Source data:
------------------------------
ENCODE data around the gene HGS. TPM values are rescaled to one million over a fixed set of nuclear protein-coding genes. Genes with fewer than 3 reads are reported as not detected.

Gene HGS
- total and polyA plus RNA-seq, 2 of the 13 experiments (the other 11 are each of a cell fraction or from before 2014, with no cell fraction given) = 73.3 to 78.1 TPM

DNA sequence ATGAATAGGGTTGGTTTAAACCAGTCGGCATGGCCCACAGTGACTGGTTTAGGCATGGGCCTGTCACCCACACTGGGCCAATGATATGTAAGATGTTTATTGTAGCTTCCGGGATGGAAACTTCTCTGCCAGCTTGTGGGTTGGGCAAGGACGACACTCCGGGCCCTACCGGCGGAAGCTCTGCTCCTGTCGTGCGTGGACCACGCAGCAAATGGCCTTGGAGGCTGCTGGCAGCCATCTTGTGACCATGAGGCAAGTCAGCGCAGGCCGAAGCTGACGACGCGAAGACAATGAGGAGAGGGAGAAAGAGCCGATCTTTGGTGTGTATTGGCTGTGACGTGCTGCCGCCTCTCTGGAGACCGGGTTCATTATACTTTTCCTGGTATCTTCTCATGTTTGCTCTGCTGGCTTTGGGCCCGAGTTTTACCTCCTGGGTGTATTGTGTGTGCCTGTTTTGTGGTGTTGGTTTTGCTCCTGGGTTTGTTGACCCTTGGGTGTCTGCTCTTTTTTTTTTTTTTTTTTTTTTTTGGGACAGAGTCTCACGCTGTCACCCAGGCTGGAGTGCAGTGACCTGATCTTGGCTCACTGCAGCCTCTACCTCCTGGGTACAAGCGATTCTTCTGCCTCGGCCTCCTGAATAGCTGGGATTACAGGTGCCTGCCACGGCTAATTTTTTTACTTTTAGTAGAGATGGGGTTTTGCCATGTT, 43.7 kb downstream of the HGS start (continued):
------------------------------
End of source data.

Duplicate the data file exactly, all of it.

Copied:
ENCODE data around the gene HGS. TPM values are rescaled to one million over a fixed set of nuclear protein-coding genes. Genes with fewer than 3 reads are reported as not detected.

Gene HGS
- total and polyA plus RNA-seq, 2 of the 13 experiments (the other 11 are each of a cell fraction or from before 2014, with no cell fraction given) = 73.3 to 78.1 TPM

DNA sequence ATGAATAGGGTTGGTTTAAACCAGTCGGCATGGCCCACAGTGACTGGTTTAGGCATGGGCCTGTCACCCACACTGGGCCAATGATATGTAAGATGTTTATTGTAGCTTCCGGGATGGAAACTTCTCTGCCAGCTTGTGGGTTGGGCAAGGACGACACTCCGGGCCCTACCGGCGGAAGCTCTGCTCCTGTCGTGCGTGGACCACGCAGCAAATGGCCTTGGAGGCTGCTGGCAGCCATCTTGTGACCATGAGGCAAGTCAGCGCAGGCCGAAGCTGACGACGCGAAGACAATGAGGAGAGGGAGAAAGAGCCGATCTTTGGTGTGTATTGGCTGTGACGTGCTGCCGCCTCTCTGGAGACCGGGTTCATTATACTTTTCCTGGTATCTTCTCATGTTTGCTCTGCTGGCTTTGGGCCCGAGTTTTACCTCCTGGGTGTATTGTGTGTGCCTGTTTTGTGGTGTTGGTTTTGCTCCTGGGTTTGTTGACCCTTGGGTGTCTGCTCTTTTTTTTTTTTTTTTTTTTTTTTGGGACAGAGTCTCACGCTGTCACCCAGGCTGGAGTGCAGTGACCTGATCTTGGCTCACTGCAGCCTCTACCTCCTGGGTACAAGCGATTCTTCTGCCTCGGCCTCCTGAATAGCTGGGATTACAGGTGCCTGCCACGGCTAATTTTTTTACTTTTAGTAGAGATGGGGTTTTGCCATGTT, 43.7 kb downstream of the HGS start (continued):